Tuesday, July 20, 2010


I was sitting at my laptop when suddenly everything started to shake. There's the strong sense of helplessness -- one's life out of control -- if just for a few seconds.

I ran to the doorway and waited -- there were no aftershocks.

Seconds later, the neighborhood erupted in a clanging sound as residents began banging pots and pans -- as a way to let the gods know, or to remind them, that humans are on Earth and the gods should have mercy.

The quake felt like a five, but apparently, officially, it was a 4.8.

Sunday, July 18, 2010

Small World

I never thought I'd be drinking Georgian wine in Timor-Leste.

Yet, the longer I live here, the more I come to realize, that in some ways, T-L is a microcosm of the world. It's due in large part to the United Nations presence here.

At the small dinner party, last evening, where I was savoring the Georgian vino, I was surrounded by a gentleman from Mozambique, an Azeri, two Georgians, two Americans and our Japanese hostess.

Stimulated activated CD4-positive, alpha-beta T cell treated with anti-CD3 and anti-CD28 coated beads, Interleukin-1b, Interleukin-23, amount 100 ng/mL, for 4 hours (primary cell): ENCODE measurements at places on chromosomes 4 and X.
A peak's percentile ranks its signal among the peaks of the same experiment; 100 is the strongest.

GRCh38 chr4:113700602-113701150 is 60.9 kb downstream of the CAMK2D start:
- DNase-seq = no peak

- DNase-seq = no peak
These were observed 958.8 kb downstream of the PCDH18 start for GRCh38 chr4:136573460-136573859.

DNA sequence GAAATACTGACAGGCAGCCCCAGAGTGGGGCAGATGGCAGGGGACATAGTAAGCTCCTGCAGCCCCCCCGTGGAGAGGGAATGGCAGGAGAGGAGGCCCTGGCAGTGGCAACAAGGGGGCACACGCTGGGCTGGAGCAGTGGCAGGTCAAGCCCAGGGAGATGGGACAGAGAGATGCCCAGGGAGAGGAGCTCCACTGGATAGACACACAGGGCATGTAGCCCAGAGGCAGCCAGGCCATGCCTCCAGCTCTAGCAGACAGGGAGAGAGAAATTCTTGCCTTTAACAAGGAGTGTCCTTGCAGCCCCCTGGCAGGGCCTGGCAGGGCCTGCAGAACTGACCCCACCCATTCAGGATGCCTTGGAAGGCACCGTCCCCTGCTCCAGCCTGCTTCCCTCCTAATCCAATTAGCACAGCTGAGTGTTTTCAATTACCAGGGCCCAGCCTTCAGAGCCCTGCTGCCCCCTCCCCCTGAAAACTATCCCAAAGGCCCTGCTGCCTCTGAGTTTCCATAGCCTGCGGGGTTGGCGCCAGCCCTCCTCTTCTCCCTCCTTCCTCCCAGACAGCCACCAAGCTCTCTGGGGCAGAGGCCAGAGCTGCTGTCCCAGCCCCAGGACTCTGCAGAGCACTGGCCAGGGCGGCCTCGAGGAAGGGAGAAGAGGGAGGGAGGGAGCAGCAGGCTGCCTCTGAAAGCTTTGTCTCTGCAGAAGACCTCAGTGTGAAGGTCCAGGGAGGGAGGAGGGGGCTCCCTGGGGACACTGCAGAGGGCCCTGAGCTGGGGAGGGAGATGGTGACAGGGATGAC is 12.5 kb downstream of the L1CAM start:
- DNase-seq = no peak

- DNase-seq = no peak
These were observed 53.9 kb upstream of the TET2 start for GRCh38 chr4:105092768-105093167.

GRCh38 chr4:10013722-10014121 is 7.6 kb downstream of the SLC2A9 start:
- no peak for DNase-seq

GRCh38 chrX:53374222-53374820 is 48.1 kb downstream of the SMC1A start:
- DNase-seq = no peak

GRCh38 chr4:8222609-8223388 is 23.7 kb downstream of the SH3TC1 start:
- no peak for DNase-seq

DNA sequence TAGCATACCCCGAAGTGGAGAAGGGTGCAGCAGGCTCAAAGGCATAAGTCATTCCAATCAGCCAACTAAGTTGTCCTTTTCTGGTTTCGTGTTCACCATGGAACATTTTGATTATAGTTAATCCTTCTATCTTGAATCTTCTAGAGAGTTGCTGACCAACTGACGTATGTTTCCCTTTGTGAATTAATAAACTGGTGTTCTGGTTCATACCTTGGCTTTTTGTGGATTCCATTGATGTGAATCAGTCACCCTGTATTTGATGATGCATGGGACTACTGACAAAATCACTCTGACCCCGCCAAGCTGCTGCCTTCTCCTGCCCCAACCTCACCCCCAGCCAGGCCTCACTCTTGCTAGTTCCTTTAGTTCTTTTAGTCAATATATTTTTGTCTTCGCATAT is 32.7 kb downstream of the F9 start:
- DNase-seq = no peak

I happened to mention to the Georgian couple that I knew an Abkhazian couple -- living in Timor. Abkhazia used to be a part of Georgia and broke away and has since been recognized by Russia as an independent state. There is often tension between Georgians and Abkhazians, but I was curious if this Georgian couple had encountered them in small-town Dili. "No, but it would be great to meet them, " replied Ana. She seemed quite serious. Timor-Leste is, after all, neutral ground.

It reminded me of my time in Georgia teaching journalism to Azeris, Georgians and Armenians. Azeris and Armenians don't get along because of Nagorno-Karabakh -- but, in Georgia, they got along fine -- Georgia was neutral ground.

If the world were neutral ground -- and we could all drink Georgian wine -- we'd probably all get along much better.